Zusha! is a Swahili word that means ‘speak up’. It is a road safety intervention aimed at improving the behavior of passenger-carrying vehicle (PCV) drivers in three Sub-saharan African countries. The program, funded by external donor support, has been experimentally tested by researchers from Georgetown University and showed a reduction in PCV accidents by between 25 and 50 percent.
Nairobi, May 8, 2015 – gui²de Launches Zusha! Road Safety Campaign Nationwide in Kenya.
The Zusha! Road Safety Campaign officially launched nationwide in Kenya last Friday. The occasion brought together members of the Kenyan government, PSVowners, insurance companies, and stakeholders from across East Africa. The Georgetown University Initiative on Innovation, Development, and Evaluation (gui2de) organized the launch in partnership with Kenya’s National Transportation and Safety Authority (NTSA) and National Road Safety Trust (NRST).
In sub-Saharan Africa, road deaths are the leading cause of death for people ages 15 to 29 and the second leading cause of death for people ages 5 to 14. Many of these deaths occur in minibusses or “matatus”, the primary mode of transportation in the region. Often, accidents occur because of reckless driving such as speeding and dangerous overlapping. Solutions to this road safety problem, like speed governors, complaint hotlines, or increased traffic enforcement, however, can be extremely expensive. Such efforts also do not provide the passenger with the power to ensure their own safety at the moment of dangerous driving.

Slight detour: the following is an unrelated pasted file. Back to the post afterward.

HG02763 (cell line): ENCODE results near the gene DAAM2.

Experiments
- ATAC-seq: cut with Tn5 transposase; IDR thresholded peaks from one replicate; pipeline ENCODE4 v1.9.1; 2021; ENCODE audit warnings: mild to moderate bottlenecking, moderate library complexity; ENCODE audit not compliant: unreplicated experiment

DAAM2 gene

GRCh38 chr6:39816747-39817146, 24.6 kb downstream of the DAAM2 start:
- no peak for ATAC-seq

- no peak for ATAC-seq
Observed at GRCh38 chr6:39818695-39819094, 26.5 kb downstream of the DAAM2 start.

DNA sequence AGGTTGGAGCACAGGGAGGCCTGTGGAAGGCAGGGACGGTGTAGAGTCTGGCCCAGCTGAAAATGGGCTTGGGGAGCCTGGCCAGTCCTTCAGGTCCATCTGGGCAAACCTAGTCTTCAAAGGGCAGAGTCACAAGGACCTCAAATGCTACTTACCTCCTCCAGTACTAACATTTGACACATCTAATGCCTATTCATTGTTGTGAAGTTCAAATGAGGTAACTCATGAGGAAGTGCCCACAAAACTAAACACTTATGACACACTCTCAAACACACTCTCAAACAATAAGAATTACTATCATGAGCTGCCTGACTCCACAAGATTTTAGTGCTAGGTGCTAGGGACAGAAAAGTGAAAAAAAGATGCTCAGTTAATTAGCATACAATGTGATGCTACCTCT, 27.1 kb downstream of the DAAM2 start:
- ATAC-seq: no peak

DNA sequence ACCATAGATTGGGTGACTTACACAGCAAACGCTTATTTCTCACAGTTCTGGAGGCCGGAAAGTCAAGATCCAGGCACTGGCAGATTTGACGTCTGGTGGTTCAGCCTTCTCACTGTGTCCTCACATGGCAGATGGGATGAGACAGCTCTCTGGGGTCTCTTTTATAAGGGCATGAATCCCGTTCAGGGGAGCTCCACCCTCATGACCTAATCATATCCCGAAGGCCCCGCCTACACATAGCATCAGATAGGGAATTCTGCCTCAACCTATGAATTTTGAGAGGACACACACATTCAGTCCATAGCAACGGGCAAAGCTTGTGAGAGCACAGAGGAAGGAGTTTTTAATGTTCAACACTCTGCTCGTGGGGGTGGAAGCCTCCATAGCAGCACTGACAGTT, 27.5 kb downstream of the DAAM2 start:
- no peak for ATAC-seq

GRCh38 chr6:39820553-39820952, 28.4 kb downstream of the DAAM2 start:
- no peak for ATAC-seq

Zusha! is a cost-effective intervention that places stickers inside matatus and buses with motivational messages that encourage passengers to Zusha! – to protest or speak up (in Kiswahili) – directly to their driver against bad driving. As part of the nationwide campaign, Zusha! stickers will be placed inside every PSV in Kenya. The launch also kicks off a complementary media campaign that will include radio advertisements, billboards, and social media.
This scaleup of Zusha! follows two highly successful research trials conducted by Professors William Jack and James Habyarimana of Georgetown University in Washington, DC. Between 2007 and 2013, results from two randomized control trials proved that the PSVs in which Zusha! stickers were placed had between 25-50% fewer insurance accident claims, translating into 140 avoided accidents 55 lives annually.
This astounding success helped Jack and Habyarimana secure a grant from USAID to scale up their intervention nationwide in Kenya, and initiate research trials in Tanzania, Rwanda, and Uganda.
The launch on Friday featured the premiere of the Zusha! video (link) and included speeches from representatives of the National Transportation and Safety Authority, the National Road Safety Trust, and Directline Assurance. A panel that fielded questions from the audience included Professor Jack, the Director-General of the NTSA, the Chairman of the NRST, and the Chairman of the Matatu Owners’ Association. Also in attendance were invited road safety and PSV industry stakeholders from Rwanda, Uganda, and Tanzania, who participated in a workshop hosted by gui2de the following day to discuss implementing Zusha! pilot programs in their respective countries.
Georgetown University Initiative on Innovation, Development and Evaluation
Department of Economics and the McCourt School of Public Policy
306 Reiss Building • Washington, DC 20057